Just what we need after a successful steelhead season - drama! Impending doom! This article was recently published in the News-Herald - a Lake County fish wrap about the Ohio Department of Agriculture decision to ban the use of salmon and trout eggs south of I-90 effectively. This latest round to stem the spread of Viral Hemorrhagic Septicemia (VHS) which was first discovered in 2006 when large numbers of sheephead in Lake Erie died. At first they banned the shipment of baitfish from other Lake Erie states. This meant the end of the monster emerald shiners from the Niagara. These shiners were exceptional large and larger steelhead often had a hankering from them as three of the five largest steelhead I've caught to date came of those shiners. This was done to further protect the state's aquaculture industry (I didn't even know Ohio had one???)
When the virus was first detected, many here in Ohio were worried that the state's steelhead program was in jeopardy as several states banned the movement of fish across state lines. Luckily the steelhead eggs from Michigan were deemed free of the virus and the program continued as long as the eggs were inspected and treated. Sadly, myself and others witnessed the end of those "super sized" emerald shiners from New York and we had to settle for the wee ones from the lake. Our precious eggs were safe for the time and many felt there was no way that the state would ban them.
As expected the news wasn't that well received on several fishing forums from the egg heads. Then of course the lame "bait vs fly" bullshit started. Personally I'm not thrilled about the ban, but I don't think the sky is falling either. I find it somewhat puzzling about the timing considering VHS was first detected three years ago and the department of agriculture could of imposed the ban that encompassed both bait fish and eggs. The whole I-90 boundary is stupid as fish routinely move up and down stream whether it's steelhead, bass, carp or suckers. The boundary should be the first impassable barrier.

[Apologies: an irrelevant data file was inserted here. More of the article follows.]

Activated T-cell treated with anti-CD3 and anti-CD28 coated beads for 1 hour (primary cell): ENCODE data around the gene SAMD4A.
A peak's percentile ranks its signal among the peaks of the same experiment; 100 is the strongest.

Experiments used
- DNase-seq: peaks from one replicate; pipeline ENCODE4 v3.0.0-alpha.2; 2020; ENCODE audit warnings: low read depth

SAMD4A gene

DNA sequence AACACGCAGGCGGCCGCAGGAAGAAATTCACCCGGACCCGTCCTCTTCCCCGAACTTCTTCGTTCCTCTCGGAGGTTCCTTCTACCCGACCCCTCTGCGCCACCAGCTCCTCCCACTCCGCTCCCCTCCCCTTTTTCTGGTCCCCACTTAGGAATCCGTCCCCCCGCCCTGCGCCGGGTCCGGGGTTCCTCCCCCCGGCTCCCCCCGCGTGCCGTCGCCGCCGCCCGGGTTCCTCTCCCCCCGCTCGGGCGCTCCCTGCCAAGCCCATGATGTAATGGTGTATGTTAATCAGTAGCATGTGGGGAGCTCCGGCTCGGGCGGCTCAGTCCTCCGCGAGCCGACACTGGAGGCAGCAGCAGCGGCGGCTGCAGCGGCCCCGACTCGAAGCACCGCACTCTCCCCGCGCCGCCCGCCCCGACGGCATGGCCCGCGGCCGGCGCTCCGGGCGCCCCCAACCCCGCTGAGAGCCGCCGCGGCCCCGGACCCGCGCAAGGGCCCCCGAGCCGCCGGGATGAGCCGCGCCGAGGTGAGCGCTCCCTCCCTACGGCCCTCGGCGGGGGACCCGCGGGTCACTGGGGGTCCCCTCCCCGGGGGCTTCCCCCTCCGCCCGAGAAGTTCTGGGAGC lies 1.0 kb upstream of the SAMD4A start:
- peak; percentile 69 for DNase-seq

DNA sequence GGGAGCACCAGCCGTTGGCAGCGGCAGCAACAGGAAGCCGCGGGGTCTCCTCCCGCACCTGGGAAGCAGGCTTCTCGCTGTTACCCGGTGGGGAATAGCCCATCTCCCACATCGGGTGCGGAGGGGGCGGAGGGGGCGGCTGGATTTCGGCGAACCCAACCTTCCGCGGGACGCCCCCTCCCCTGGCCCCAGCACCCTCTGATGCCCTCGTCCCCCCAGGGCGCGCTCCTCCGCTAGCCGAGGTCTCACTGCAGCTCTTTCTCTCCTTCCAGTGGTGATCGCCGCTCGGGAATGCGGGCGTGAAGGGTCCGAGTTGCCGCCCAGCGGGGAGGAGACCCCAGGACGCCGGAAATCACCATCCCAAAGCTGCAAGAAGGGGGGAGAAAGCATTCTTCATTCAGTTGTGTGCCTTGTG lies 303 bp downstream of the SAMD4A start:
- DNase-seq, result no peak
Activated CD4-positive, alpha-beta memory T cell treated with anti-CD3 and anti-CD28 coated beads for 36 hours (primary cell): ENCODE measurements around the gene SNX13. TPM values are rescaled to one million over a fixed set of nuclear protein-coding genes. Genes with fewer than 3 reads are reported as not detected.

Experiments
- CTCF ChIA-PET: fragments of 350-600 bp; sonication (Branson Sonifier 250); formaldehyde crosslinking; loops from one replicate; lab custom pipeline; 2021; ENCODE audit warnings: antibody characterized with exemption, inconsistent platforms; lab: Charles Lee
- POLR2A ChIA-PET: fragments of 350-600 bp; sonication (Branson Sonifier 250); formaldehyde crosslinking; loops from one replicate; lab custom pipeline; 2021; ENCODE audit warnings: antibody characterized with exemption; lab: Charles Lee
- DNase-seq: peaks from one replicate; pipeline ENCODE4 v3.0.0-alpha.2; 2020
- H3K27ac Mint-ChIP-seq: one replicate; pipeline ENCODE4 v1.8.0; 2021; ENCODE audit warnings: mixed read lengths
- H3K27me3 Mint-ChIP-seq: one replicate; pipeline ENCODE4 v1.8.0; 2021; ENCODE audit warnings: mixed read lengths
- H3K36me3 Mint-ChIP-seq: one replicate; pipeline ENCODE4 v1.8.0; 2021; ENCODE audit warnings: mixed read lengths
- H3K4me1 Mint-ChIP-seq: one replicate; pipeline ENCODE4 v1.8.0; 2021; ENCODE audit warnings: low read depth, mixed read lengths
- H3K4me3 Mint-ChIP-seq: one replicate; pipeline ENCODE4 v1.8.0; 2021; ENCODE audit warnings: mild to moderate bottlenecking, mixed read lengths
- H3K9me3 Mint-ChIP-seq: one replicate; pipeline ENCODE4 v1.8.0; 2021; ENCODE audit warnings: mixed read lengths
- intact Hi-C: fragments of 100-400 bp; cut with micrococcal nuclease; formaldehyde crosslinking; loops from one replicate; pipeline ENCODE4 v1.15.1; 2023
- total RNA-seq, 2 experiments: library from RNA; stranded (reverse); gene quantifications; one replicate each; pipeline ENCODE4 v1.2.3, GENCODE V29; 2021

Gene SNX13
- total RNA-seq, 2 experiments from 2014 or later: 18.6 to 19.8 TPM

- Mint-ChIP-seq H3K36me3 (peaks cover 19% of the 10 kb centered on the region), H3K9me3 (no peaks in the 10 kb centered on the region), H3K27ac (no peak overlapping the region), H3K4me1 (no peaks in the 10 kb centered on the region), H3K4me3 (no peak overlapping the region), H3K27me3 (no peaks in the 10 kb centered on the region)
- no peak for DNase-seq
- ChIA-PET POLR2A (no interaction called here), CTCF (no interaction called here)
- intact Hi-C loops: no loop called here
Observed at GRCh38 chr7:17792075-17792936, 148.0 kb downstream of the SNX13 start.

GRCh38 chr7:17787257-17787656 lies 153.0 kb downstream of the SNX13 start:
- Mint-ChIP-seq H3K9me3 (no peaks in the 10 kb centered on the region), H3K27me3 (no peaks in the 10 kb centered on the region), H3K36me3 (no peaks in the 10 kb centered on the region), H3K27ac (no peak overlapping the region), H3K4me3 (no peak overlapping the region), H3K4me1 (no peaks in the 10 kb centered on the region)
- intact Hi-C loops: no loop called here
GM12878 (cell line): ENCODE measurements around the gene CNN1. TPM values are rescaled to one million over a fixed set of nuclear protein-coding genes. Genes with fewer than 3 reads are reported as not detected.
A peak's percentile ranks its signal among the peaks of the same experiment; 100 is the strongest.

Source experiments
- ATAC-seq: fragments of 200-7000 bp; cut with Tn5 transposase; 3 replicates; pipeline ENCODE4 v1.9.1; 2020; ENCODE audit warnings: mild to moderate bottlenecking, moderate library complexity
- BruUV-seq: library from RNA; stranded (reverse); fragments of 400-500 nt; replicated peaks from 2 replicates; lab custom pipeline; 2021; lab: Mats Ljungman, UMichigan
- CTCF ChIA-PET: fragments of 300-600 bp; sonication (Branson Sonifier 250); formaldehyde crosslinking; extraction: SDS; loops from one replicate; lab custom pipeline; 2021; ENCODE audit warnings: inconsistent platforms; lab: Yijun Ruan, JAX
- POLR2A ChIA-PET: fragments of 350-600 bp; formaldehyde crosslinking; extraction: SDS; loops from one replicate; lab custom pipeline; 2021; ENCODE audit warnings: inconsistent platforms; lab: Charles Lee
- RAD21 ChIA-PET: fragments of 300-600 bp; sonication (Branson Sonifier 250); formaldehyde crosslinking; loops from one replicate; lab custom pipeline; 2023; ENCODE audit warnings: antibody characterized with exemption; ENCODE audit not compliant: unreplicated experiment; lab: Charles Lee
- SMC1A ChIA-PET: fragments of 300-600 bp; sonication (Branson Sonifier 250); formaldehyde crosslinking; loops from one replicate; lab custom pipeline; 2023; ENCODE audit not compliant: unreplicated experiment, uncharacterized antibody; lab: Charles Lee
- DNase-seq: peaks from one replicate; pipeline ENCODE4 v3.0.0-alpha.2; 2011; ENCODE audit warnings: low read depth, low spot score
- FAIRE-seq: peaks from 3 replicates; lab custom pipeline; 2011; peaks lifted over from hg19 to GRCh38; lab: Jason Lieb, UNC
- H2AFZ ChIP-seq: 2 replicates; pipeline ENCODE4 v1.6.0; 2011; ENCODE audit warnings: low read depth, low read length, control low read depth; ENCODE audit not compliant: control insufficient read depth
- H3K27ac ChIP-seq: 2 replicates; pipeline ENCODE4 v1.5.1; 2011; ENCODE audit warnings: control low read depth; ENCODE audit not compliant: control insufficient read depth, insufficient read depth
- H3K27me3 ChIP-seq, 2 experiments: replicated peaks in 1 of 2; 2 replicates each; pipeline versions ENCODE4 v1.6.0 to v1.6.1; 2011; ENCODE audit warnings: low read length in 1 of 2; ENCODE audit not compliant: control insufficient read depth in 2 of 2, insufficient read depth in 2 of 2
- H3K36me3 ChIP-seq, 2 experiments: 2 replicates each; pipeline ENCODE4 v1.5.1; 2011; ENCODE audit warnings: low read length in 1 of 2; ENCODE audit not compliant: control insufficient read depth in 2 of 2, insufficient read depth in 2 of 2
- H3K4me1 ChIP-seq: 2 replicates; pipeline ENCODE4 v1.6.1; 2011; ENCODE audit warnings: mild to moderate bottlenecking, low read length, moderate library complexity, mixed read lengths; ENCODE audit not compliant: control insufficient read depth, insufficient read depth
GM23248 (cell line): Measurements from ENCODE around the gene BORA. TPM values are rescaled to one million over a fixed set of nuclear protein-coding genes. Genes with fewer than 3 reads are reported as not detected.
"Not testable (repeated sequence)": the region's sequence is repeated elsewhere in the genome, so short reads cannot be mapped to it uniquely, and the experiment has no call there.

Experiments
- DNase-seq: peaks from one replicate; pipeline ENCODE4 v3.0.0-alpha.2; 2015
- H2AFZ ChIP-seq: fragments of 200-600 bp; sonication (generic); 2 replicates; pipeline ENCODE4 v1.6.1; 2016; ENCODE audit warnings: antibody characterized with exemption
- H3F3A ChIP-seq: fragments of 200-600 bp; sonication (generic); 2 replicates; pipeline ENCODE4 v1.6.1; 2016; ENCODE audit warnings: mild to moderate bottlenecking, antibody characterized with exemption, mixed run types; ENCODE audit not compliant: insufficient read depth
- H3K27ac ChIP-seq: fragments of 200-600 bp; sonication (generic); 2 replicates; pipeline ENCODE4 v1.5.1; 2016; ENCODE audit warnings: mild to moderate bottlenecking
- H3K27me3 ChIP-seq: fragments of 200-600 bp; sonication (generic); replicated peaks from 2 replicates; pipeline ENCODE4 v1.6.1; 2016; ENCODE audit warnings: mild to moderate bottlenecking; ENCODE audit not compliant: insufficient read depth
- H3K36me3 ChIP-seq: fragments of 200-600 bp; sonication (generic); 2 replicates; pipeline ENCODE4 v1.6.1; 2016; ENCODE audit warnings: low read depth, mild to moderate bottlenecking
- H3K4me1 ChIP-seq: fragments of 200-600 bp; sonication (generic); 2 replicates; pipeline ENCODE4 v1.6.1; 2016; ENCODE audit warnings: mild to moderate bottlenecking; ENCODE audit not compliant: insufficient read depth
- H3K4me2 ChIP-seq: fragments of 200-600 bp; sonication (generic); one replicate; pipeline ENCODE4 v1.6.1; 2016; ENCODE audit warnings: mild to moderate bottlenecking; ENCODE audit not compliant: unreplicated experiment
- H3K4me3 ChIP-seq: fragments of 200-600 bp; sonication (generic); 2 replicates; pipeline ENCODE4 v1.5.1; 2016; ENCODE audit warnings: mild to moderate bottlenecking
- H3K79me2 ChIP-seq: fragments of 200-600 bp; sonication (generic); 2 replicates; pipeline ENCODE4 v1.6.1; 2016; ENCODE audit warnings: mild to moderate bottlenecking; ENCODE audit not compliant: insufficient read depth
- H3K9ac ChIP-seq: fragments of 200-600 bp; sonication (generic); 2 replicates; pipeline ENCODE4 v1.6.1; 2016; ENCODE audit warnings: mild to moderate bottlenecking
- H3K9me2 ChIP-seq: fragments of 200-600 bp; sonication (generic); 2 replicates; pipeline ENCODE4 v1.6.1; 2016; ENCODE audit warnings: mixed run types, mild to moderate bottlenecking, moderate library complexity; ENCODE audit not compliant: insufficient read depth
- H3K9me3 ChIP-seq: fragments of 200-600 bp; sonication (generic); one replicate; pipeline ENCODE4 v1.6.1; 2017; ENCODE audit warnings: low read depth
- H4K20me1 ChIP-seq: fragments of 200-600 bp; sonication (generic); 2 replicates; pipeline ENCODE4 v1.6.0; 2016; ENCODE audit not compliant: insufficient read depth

Until the ODNR puts something in their regulations, it's very unlikely to be regulated and enforced. Currently enforcement is the state agricultural department responsibility and I can't see any of their personnel hiding in up in trees with binoculars looking for the illegal use of eggs. Since the state is almost broke, I'm sure the ODNR isn't going to set-up check points to see if anglers are honoring the ban (bar codes for VHS free sacs?) As for other fishermen calling the authorities - good luck. I don't know how many times I've called the poacher's hot line calling about snagging and people walking out with 6 fish and I've yet to see one person fined. In reality this ban will be almost impossible to enforce.
Some including myself feel this is a knee jerk reaction as I would of like to see some studies done before this ban went into effect. For example would cured eggs be free of the virus? This whole thing is like closing the gate long after the herd left.
Of course this isn't the end of the world as the ban is south of I-90 and there is plenty of water to fish north of it. I still have jigs, plastics and flies at my disposable, but eggs come in handy especially when the water is dirty. Hopefully Ohio will adopt Michigan's regulations allowing the use of roe as long as it's been certified VHS free. I heard those orange gummy bears work pretty well..........